Cardiovascular – including angina and palpitations
Reproductive/sexual – including impotence and issues with the menstrual cycle
Central nervous system – including insomnia and anxiety
Respiratory – including hyperventilation
Gastrointestinal – including nausea & IBS
Immune system – including being more susceptible to cold and flu viruses
Why do some people suffer with stress in certain situations while others don’t?
Let’s look at an example. Two work colleagues, Bill and Bob, do the same pressured job but only Bob feels stressed. How can this be? Cognitive Behavioural Therapy (CBT) for stress, believes that the answer lies in how they each perceive the work. Bill thinks “I’m no superhuman and I can only do so much in a day”. With this attitude he always finishes his job on time and finds it easy to switch his mind off work and on to other things away from work. Crucially, he is also able to keep his mind on the task at hand when at work, thereby working effectively. Bob, on the other hand, thinks “If I don’t get everything on my desk cleared away every day, I’ll become overwhelmed, won’t be able to do my job properly and be fired!” Bob spends so much time worrying about what might happen – at work and when trying to sleep – that he is tired and less efficient, makes mistakes and usually stays late to correct errors and to clear his workload. The more stressed he becomes, the less efficient he becomes, which leads to more stress and round and round vicious circle goes.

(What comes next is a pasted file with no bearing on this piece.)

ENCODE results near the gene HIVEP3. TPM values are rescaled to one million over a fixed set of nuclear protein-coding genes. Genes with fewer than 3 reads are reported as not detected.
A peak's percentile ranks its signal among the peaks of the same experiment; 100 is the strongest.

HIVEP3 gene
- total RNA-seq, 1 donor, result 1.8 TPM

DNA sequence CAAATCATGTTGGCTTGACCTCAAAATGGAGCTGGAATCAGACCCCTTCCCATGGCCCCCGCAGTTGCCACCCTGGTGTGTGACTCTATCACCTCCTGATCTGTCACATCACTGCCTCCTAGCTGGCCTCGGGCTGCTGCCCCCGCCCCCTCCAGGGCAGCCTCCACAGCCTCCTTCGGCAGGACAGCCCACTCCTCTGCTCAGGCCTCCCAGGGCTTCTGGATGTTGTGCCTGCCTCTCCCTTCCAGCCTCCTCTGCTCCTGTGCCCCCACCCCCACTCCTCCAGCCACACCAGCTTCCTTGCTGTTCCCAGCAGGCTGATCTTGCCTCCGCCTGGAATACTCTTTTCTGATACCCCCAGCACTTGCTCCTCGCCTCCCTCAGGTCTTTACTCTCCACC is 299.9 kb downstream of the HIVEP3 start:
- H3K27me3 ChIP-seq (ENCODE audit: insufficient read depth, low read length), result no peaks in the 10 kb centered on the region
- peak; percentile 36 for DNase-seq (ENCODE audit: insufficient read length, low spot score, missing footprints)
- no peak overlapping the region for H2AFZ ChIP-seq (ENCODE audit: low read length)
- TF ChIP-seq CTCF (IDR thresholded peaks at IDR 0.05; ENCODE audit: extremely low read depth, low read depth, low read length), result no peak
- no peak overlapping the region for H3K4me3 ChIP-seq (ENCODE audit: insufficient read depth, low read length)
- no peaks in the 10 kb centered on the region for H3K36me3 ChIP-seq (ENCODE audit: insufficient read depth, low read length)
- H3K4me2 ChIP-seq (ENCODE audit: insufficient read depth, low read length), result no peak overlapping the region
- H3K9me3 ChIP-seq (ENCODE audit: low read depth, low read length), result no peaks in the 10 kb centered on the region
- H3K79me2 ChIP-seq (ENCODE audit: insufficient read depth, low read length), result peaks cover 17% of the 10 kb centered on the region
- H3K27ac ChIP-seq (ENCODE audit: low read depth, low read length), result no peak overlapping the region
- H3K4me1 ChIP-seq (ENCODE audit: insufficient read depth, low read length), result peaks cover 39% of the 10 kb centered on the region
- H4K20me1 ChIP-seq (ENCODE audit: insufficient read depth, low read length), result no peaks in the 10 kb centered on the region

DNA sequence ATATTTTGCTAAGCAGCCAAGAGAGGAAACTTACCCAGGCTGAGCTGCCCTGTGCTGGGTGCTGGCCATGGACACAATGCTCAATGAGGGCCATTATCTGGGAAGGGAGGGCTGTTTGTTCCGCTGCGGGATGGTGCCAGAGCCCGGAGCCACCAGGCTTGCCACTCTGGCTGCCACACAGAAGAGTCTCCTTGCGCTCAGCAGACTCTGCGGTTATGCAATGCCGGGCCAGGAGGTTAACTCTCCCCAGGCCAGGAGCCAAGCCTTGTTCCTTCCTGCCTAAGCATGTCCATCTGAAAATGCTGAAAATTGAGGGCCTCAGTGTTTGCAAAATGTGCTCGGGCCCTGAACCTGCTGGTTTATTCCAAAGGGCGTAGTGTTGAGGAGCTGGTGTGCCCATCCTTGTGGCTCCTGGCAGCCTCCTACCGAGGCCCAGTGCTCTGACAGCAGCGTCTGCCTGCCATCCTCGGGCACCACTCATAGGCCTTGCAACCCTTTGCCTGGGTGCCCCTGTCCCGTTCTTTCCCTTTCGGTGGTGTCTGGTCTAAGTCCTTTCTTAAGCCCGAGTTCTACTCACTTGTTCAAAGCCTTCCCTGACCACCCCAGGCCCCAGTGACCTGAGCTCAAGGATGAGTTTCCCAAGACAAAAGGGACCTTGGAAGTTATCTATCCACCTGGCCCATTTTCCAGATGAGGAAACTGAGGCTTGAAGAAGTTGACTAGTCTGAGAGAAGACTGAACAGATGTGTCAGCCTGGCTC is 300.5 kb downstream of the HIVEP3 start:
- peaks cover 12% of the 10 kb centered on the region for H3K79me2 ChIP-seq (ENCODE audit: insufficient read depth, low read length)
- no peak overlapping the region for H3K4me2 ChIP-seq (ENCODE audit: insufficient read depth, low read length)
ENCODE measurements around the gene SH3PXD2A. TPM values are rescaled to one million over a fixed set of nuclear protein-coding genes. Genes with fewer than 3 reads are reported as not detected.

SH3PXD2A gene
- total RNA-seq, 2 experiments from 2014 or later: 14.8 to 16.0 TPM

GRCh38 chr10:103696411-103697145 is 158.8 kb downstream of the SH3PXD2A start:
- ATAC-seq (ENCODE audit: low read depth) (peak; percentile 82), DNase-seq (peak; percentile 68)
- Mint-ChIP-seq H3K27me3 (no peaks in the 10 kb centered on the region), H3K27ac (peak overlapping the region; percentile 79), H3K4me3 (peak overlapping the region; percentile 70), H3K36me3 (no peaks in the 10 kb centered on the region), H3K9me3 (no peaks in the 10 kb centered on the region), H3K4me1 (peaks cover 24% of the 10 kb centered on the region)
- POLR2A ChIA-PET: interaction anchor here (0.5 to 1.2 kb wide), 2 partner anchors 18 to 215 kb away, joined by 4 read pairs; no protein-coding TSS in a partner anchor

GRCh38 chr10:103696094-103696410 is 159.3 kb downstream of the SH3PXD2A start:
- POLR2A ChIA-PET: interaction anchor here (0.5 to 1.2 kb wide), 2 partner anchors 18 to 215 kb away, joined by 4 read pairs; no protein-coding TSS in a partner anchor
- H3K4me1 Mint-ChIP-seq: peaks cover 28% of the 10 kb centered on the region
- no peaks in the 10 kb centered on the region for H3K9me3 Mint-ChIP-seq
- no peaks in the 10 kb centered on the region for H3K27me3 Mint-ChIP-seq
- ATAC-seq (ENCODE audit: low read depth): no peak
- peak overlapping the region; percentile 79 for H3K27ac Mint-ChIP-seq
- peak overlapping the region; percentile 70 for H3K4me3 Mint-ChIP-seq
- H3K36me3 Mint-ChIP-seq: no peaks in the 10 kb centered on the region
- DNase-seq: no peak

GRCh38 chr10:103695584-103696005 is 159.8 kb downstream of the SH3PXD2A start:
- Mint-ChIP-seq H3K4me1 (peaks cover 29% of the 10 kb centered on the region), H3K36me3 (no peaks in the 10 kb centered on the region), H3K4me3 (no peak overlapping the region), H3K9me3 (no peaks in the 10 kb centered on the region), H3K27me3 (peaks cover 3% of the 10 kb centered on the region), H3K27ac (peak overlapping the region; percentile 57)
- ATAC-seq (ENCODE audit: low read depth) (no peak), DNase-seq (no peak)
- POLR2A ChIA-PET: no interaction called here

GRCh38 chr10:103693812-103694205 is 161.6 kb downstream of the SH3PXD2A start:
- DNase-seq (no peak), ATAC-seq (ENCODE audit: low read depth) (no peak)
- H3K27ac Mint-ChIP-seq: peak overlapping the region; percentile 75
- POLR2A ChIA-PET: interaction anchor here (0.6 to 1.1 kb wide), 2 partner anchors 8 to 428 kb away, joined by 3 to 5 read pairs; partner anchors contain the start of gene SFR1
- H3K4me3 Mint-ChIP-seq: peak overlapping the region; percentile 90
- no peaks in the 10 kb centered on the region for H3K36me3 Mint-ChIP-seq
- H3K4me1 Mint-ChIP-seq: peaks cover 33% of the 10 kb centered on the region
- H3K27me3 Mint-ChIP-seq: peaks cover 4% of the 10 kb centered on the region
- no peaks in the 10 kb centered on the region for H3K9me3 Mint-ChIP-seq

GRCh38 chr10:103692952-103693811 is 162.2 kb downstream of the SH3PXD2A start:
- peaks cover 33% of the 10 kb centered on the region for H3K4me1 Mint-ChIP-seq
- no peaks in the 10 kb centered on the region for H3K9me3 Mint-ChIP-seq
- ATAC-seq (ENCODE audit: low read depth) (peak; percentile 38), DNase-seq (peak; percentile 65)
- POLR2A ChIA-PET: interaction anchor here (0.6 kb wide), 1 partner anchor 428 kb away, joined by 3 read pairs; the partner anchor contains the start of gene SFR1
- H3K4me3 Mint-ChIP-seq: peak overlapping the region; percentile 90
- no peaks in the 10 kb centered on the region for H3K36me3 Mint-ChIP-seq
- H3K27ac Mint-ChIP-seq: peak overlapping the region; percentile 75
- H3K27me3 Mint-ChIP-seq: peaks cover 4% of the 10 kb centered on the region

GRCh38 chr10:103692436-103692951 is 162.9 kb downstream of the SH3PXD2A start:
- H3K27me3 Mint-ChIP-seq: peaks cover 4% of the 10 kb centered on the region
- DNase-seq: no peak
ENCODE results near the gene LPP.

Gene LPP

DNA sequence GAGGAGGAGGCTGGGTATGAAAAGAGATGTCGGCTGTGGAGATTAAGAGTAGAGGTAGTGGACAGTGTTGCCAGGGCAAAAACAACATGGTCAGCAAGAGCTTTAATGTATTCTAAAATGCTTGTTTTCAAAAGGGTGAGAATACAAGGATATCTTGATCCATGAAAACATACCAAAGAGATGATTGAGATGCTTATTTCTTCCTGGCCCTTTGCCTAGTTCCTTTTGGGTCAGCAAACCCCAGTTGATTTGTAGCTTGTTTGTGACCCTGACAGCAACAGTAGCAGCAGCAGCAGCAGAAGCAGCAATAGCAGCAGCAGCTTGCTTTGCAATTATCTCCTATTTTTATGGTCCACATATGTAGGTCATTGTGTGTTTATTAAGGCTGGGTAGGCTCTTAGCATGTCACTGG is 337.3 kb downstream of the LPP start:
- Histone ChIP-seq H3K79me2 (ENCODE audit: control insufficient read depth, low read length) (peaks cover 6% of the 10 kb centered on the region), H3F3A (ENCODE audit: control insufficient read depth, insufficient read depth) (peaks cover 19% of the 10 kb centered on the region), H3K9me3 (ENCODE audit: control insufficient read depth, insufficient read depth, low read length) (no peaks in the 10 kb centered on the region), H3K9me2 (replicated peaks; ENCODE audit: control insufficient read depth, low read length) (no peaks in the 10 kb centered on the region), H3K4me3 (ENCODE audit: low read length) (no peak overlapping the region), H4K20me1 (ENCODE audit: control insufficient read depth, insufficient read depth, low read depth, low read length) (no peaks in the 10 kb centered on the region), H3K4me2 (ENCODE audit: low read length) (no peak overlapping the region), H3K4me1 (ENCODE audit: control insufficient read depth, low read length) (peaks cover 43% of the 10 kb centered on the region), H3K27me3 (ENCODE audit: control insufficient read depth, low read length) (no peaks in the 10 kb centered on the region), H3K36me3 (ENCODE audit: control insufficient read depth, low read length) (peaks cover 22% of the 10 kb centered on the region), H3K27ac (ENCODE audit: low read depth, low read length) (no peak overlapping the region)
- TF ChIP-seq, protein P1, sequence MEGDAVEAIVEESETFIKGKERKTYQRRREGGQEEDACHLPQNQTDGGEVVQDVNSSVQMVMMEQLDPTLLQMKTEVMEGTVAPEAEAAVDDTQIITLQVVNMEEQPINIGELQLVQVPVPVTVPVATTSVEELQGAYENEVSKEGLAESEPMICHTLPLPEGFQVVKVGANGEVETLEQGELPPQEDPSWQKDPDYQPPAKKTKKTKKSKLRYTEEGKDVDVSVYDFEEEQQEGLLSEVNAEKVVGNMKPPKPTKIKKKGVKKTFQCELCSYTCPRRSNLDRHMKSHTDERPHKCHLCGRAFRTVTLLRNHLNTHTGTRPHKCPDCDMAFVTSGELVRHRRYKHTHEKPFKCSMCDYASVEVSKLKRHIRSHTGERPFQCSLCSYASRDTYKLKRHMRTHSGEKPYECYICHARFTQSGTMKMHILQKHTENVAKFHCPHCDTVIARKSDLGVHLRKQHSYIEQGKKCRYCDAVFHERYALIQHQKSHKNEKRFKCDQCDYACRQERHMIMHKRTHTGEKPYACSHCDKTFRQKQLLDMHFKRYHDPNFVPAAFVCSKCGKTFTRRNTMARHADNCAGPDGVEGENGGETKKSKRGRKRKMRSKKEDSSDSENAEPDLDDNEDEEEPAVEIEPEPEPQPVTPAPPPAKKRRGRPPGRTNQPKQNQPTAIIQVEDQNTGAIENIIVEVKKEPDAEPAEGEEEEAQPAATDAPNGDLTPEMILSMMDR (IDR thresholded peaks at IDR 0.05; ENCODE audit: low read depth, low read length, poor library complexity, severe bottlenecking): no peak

Stress Treatment in Harley Street Medical Area
A Flexible Approach to Stress Treatment
As a fully-trained and experienced therapist, I can offer stress treatment in Harley Street, and I’m ready to help you manage stress, using a range of approaches, from CBT to hypnotherapy and NLP-based treatments. Any or all of these can be used individually or in combination to provide a carefully-tailored treatment centred around you.
Stress Treatment at Achieving Balance
In treating your stress, we will work together to develop a shared understanding of the various elements of your stress including possible causes, triggers, symptoms, cognitions and what you have been doing to try to manage the stress so far, as well as your specific goals. I will help you to develop effective coping strategies, teaching you techniques and tools to manage stressful situations better – from helping you towards more a accurate assessment of the situation, to practical help with time management, communication and assertiveness. Throughout the therapy we will monitor progress, identify obstacles and find ways to overcome these in a process that will aim to help you become your own therapist. As different approaches, strategies and techniques work for different clients, your therapeutic treatment will be carefully tailored to you and your unique situation.
If you are interested in a free, 20-minute consultation, please feel free to contact me on 020 7096 8854 or you can contact me online. I am available from 7.30am to 8.30pm Monday to Friday, and Saturday mornings.